Indonesia straddles the Equator between the Indian Ocean and the Pacific Ocean. While it has land borders with Malaysia to the north as well as East Timor and Papua New Guinea to the east, it also neighbors Australia to the south, and Palau, the Philippines, Vietnam, Singapore, and Thailand to the north, India to the northwest. “‘Indonesia”‘volcanic With the Massively With Blue Lake Segara anak.
Indonesia is home to no less than 167 active volcanoes, far more than any other country. Some of the more accessible for visitors are in the Bromo-Tengger-Semeru National Park and the Ijen Crater in East Java, Mount Rinjani in Lombok and perhaps easiest of all, Mount Batur in Bali. A list of 226 Indonesian mountains has recently been compiled.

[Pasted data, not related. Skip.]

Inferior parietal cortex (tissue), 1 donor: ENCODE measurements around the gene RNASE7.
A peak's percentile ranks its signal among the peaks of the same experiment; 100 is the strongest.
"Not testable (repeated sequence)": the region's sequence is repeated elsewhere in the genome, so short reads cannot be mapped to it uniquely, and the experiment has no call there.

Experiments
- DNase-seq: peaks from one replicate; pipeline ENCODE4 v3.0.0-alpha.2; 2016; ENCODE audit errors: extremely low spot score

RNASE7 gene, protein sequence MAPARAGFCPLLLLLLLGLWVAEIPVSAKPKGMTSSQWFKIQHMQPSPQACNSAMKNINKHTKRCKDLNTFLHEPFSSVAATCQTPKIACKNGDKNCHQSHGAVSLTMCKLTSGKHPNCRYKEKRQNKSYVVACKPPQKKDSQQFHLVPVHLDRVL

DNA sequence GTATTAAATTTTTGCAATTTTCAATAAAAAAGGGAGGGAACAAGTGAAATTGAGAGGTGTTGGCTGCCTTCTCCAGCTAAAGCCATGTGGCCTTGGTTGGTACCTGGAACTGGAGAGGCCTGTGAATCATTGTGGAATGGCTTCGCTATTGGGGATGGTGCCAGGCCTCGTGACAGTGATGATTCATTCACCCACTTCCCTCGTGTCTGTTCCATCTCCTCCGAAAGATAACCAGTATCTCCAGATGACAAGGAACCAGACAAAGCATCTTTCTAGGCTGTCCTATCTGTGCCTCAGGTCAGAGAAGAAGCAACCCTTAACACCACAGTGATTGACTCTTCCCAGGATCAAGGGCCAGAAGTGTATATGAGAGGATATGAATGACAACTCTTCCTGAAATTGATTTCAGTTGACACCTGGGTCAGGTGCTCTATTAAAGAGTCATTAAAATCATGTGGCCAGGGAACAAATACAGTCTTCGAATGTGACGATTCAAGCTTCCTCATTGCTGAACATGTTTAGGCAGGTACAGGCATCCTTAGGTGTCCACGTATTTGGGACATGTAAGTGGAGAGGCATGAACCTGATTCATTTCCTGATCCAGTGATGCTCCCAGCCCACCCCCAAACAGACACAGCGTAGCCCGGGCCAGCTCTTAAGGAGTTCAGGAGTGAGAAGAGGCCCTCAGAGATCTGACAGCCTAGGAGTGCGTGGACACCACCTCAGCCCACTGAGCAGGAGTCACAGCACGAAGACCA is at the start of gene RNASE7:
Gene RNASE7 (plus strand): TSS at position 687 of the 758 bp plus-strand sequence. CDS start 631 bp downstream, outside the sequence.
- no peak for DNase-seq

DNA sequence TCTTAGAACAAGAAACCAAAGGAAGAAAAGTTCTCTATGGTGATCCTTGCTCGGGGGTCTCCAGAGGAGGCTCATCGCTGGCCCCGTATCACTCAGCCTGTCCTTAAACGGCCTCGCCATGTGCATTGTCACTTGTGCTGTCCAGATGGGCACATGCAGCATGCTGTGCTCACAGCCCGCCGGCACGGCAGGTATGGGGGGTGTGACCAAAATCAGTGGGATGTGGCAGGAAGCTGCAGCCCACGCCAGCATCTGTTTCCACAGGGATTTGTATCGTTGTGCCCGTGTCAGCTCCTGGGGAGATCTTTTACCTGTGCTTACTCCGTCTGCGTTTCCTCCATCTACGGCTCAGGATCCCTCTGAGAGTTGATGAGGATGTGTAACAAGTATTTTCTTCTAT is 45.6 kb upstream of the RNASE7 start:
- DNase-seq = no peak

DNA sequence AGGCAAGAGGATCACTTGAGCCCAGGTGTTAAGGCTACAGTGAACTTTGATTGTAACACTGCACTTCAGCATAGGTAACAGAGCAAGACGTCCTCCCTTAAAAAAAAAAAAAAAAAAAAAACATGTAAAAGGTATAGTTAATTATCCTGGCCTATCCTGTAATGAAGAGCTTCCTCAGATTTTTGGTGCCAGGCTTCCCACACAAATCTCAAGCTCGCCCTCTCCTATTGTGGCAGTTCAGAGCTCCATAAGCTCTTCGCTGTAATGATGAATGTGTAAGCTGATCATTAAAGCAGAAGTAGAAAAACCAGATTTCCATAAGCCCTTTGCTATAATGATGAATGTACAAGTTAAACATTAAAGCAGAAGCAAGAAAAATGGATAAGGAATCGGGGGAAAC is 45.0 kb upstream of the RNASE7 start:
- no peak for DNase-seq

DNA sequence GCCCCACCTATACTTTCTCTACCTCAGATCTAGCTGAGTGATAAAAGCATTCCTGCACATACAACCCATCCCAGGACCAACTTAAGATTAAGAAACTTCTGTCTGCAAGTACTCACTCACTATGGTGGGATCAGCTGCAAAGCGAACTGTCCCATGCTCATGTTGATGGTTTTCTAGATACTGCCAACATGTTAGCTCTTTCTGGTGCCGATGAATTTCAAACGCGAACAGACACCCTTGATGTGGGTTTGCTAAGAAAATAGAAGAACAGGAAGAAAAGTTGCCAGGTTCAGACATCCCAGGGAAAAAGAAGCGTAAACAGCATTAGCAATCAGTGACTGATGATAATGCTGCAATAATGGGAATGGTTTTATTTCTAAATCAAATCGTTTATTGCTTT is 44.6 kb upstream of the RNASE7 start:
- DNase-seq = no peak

Hardly surprisingly in the world’s largest archipelago, beaches are significant attractions. Aside from the obvious like Bali, there are wonderful beaches in off-the-beaten-track locations in Maluku, Nusa Tenggara and Sulawesi. In a nation of 18,000+ islands, the options are almost endless.
Borobudur in Central Java is the world’s largest Buddhist monument, dating from the 8th century, and nearby Prambanan is a remarkable Hindu monument dating from just a few years later. Those two, together with the charm of Yogyakarta, make for a popular cultural combination in Central Java.